Brushless Motor Thrust Stand Using Arduino

Brushless Motor Thrust Stand

Back in the time when I was building my Arduino based Ludwik Drone I faced a problem of choosing proper motors and propellers. I didn’t know anything about drones at that time so I had to trust motor manufacturer and the datasheet of a motor those are most likely to be a good source of information but what if you want to combine different motors and propellers together? You still need to know the thrust of the motor and propeller, golden rule for drones is to have at least 2 times bigger thrust than weight of your drone (it depends on what type of drone you want to build this rules doesn’t work for racing/acrobat drones and some other). I thought that there must be a device for measuring thrust of a motor, I found some online but those were really expensive so an obvious decision for me wast to design my own! I found some time during my internship at CIT (I was working on airfoil design and testing for a VTOL drone here, that was very cool!) to design a PCB without prototyping and any of the parts, just online datasheets. Surprisingly PCB work just fine! If you want to test your motors keep reading!Brushless Motor Thrust Stand

Step 1: Parts

Parts 2 (1)












We will need components that are listed below, check out values of them on the schematic:

Step 2: PCB

PCB (2)











I spend a lot of time on the design of the PCB, I wanted to make it as perfect as I could and it turned out quite nicely! At least it looks more professional than my other PCBs 😀 Above you can find files to make your own PCB. There is also schematic if you want to build it on a breadboard or protoboard (you can do it without any problem). There is a lot of things I add to the PCB because after analyzing it I thought it will be easier to use. For example, I added screw terminal to connect motor and ESC so if you want to test another motor you don’t have to unsolder it. There are also more components than I am actually using (I don’t use voltage regulator because I am using Battery Eliminator Circuit (BEC) build in to Electronic Speed Controller (ESC). There is also a switch and button that I am not using but maybe you would like to change a code or add some functionality.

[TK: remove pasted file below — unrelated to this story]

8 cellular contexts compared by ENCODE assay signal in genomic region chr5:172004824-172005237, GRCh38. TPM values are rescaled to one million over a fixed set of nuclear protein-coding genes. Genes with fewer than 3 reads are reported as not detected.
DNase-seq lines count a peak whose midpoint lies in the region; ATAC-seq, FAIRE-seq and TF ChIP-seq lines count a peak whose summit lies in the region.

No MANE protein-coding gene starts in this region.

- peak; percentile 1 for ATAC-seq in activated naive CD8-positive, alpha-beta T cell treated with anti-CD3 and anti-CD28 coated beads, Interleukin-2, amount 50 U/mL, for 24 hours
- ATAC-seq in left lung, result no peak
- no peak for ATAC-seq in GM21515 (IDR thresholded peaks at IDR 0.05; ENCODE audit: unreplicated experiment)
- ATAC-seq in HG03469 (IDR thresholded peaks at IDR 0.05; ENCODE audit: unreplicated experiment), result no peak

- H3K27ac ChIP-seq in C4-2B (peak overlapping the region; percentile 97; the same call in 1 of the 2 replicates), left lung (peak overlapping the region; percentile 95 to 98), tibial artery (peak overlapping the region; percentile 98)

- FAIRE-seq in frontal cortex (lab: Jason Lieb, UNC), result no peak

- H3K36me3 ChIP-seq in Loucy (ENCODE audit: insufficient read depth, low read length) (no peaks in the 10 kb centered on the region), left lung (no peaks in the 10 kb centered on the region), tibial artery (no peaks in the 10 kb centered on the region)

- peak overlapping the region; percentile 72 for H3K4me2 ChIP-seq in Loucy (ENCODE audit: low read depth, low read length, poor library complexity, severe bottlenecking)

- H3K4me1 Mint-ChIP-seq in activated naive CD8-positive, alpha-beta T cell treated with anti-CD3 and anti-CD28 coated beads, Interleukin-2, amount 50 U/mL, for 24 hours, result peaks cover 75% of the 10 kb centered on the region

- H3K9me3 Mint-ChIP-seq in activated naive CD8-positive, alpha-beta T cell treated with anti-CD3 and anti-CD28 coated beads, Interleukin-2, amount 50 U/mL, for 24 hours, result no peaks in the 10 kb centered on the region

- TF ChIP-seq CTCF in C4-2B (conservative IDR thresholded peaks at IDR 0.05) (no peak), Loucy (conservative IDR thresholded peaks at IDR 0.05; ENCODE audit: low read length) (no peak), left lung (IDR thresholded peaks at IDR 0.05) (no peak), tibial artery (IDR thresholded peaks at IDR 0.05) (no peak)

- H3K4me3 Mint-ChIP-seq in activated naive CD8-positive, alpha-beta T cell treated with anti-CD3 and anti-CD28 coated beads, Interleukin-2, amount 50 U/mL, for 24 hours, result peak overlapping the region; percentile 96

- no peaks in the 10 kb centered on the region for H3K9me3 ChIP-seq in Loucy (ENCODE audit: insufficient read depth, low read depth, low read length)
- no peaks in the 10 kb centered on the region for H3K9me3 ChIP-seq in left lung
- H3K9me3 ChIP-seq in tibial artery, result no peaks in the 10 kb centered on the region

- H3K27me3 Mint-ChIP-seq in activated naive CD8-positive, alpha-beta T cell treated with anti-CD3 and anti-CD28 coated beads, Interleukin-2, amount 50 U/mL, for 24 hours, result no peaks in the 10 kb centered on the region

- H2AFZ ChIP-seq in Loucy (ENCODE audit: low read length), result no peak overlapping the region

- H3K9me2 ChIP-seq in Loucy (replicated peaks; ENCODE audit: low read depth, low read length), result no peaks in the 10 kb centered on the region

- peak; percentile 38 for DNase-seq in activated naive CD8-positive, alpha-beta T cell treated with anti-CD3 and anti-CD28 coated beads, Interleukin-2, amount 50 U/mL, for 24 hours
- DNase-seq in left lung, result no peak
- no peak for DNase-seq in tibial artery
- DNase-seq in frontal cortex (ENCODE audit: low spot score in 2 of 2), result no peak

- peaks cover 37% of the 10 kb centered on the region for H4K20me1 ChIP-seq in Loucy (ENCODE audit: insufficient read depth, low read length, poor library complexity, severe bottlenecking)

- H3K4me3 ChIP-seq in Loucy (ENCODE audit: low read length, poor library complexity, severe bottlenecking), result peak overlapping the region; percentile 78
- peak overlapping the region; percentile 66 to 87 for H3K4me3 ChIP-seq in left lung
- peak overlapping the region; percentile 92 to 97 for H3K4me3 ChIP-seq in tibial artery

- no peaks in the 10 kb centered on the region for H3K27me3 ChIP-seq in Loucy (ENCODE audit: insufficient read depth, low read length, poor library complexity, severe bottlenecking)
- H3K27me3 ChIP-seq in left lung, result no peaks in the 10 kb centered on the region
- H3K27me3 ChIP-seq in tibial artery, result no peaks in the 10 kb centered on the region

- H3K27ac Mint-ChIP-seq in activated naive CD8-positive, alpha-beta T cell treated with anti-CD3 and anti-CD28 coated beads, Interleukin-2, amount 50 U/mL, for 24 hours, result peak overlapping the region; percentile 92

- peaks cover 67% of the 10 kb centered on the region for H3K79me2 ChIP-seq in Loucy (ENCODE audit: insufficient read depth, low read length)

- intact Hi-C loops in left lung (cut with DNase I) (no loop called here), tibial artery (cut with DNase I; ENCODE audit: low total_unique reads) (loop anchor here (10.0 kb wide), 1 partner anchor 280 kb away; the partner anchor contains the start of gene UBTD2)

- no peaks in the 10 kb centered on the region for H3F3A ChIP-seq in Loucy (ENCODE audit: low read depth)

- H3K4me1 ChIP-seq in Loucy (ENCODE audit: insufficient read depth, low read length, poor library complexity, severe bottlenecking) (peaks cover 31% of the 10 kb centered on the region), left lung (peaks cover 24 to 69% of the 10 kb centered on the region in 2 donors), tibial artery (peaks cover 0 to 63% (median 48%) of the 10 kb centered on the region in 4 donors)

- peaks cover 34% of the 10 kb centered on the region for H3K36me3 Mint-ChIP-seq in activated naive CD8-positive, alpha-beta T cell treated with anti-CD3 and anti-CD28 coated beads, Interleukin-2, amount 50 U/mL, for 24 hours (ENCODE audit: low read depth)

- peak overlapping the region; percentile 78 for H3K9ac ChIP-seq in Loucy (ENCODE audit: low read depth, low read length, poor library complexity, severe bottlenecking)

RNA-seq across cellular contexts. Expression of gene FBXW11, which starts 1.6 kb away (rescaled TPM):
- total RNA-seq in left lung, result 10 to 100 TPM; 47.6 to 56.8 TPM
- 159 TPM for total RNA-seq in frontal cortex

Step 3: Soldering

Soldering (13)











If you are building on a breadboard you can skip this step but for a PCB it’s kind of essential 🙂 As always while soldering start with the smallest SMD components. Atmega328 SMD is not easy to solder so if you have no experience maybe ask for help. Atmega is hidden below LCD display. Tensometric beam module should be also soldered to the PCB as you can see above. Current sensor should be soldered on the bottom of PCB (I know that’s not the best solution but works kind of fine for me).

Step 4: BaseBase












We also have to build a base and 3D print some components. I used 8mm plywood as base and print out those STL files with black PLA. Then I fixed everything with screws.

Step 5: Code












Here is code that you have to upload to the Arduino, it’s really simple and short all it do is reading data from sensors and displaying it on LCD screen, no sophisticated math or any fancy programming things. I am not a fan of comments in the code so if you have any question just ask me 🙂

#include "HX711.h"

LiquidCrystal lcd(4, 3, 5, 6, 7, 8);
#define calibration_factor -400000.0 
#define ESC_PIN 9
#define POT_PIN A0
#define BUZZER 2
#define VOLTAGE_PIN A1HX711 scale(A4, A5);
Servo esc;
void setup() {
  pinMode(BUZZER, OUTPUT);
  lcd.begin(16, 2);
lcd.print("Thrust Stand 1");
  while(analogRead(POT_PIN) > 20){
    lcd.print("TO START SET");
   lcd.print("THROTTLE TO 0");
}void loop() {    float current=0.0;
long int sum_of_reads = 0;for (int x = 0; x < 100; x++){
  sum_of_reads += analogRead(CURRENT_SENSOR);
current = sum_of_reads/100;
current = (2.5 - (current * (5.0 / 1024.0)) )/0.066;
current = abs(current);
current -= 0.07;
current = abs(current);int escValue = map(analogRead(POT_PIN), 0, 1023, 900, 2000);
  lcd.print("kg ");
  lcd.print(" P:");
  if(escValue > 1500){
    if(digitalRead(BUZZER) == HIGH){
      digitalWrite(BUZZER, LOW);
      digitalWrite(BUZZER, HIGH);
    digitalWrite(BUZZER, LOW);

Step 6: Test

Test (1)











Once everything is ready we can test it! Be careful, brushless motor is really powerful and with that big propeller, it’s really dangerous. To power it, you can use anything that works with your motor and ESC (if you use BEC power). I am using my lab bench power supply which is sometimes not powerful enough for this motor. On the LCD screen, you can see thrust, current, throttle value and power consumption of the motor. That’s essential data to design a good quadcopter and find a proper propeller for a motor

Step 7: ConclusionConclusion 1 (3)










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